By CP Staff
By Olivia LaVecchia
By Chris Parker
By Jesse Marx
By John Baichtal
By Olivia LaVecchia
By Jesse Marx
By Olivia LaVecchia
Some women who want a continuous advisor throughout pregnancy and childbirth hire a doula, or supportive layperson. Minneapolis doula Lisa Perez says she acts as a "resource and friend" for the pregnant woman, meeting regularly with her prenatally, attending the entire labor and birth and visiting her postpartum. During the labor, when the woman may not know the medical personnel in the room, "I provide encouragement, support, compassion, and a belief in the work of the body, that the body can do this," Lisa says. "I can provide relief, whether physical or comic, and a positive, continual presence." Allina Health System has begun integrating doulas into its delivery rooms, including at Abbott Northwestern Hospital.
Certified nurse midwives
Like the physician clinics, none of the nurse midwife groups in the Twin Cities promise that a woman will have a particular caregiver for her delivery. CNMs also vary in how they provide prenatal care.
At some clinics, such as Park Nicollet Meadowbrook, HealthEast OB-GYN, and Fairview-Riverside Women's Clinic in Minneapolis, pregnant women are asked to rotate through the midwife group during prenatal care. "With our group of seven nurse midwives, that gets to be a bit of a challenge. But most of the time patients do meet most of us," says Karin Hangsleben, CNM, Fairview's director of nurse midwifery. At the HCMC clinics, prenatal patients rotate through only two or three nurse midwives. Patients at the HealthPartners clinics can expect to see the same nurse midwife for each visit. (The Allina clinics do not employ nurse midwives.)
Most midwife clinics that normally encourage prenatal visit rotation will honor a patient's request to see certain providers. Often it is up to the patient to make this happen. When Kirsten Allen went to Community Nurse Midwives at Riverside in Minneapolis for her second pregnancy, she met each of the CNMs once and then scheduled the rest of her prenatal appointments with the ones she liked. "I knew who I wanted the relationship with," she says. "The ones I didn't like, I just avoided."
Carrie Frantzich, a CNM with HealthEast, advises women to find a midwife they are comfortable with at the beginning of pregnancy, see her a few times, and then in the middle of pregnancy rotate through and meet a few more of the clinic's midwives. At the end of pregnancy, when visits become weekly, Frantzich thinks it's a good idea to try and see the midwife who was seen in the beginning. "If you go past your due date, it's really helpful to be talking about that to the midwife who originally determined your date of conception," she says. "Also, if a woman is at risk of preterm labor and we are deciding between bed rest or medications or hospitalization, having the same midwife check her cervix at each visit helps in finding subtleties of change. This can help to avoid an intervention, like hospitalization."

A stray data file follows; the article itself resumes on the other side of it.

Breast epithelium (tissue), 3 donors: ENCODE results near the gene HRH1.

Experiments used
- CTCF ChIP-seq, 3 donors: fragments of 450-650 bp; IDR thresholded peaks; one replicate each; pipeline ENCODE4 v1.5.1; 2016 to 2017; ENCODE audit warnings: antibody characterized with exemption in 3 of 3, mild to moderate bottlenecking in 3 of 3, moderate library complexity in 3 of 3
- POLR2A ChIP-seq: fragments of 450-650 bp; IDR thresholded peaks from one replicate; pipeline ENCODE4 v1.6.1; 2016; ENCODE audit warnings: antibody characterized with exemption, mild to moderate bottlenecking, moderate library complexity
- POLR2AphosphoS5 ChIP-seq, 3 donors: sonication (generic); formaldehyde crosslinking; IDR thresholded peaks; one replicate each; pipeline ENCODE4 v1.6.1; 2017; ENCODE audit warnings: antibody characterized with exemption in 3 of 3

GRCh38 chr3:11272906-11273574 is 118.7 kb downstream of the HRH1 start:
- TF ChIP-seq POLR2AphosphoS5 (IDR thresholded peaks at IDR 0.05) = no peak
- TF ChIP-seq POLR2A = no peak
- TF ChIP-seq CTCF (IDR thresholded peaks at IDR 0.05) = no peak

Bonding in labor
Because of the call-group system for deliveries, a woman may not know the midwife who attends her birth. However, unlike most physicians, nurse midwives usually spend several hours with a laboring woman prior to the delivery. "Midwife means 'with woman,'" says Claire Nelson, codirector of nurse-midwife services at HCMC. "It's part of our nature to be with someone when they are in labor and watch the process unfold."
Hangsleben says that "when the patient comes in to the hospital, the midwife spends the time needed to get a sense of who she is and what she wants from the birth experience. Maybe it's not as personalized as if you saw her for nine months, but it's pretty good."
In Frantzich's experience, "[midwives and patients] bond very quickly in labor. You are at the woman's side laboring with her for hours, and it's very intense and emotional and real. You just cut to the chase and bond." Claire Nelson of HCMC agrees that "the real intimate support midwives give in labor means that the woman isn't losing a lot if she hasn't met the midwife before." Lisa Perez says she has also seen laboring women bond with physicians they hadn't met before.
Many midwives will ask their patients to write out a birth plan that states their preferences for labor and delivery, including use or avoidance of medications and other interventions. "All of this will be down on paper so if the woman has a midwife she hasn't met for labor, she won't feel like the midwife doesn't know her desires," Claire Nelson says. Birth plans are rarely encouraged with physician-attended deliveries.
Women who really want to have a particular midwife for their delivery can try to "time" their labor to coincide with that midwife's call schedule. Nancy Nelson says a woman near her due date can try various natural methods to stimulate uterine contractions and begin labor, including drinking raspberry leaf tea, having intercourse, and stimulating the nipples. Carrie Frantzich says if she and a prenatal patient connect well in the clinic, she will tell the patient when she will be on hospital call. "It's amazing how many women will actually go into labor then! There's a real strong mind-body connection," she says. Kirsten Allen got the call schedule for the month she was due and says she "willed" herself to have her baby when her favorite midwife was on duty.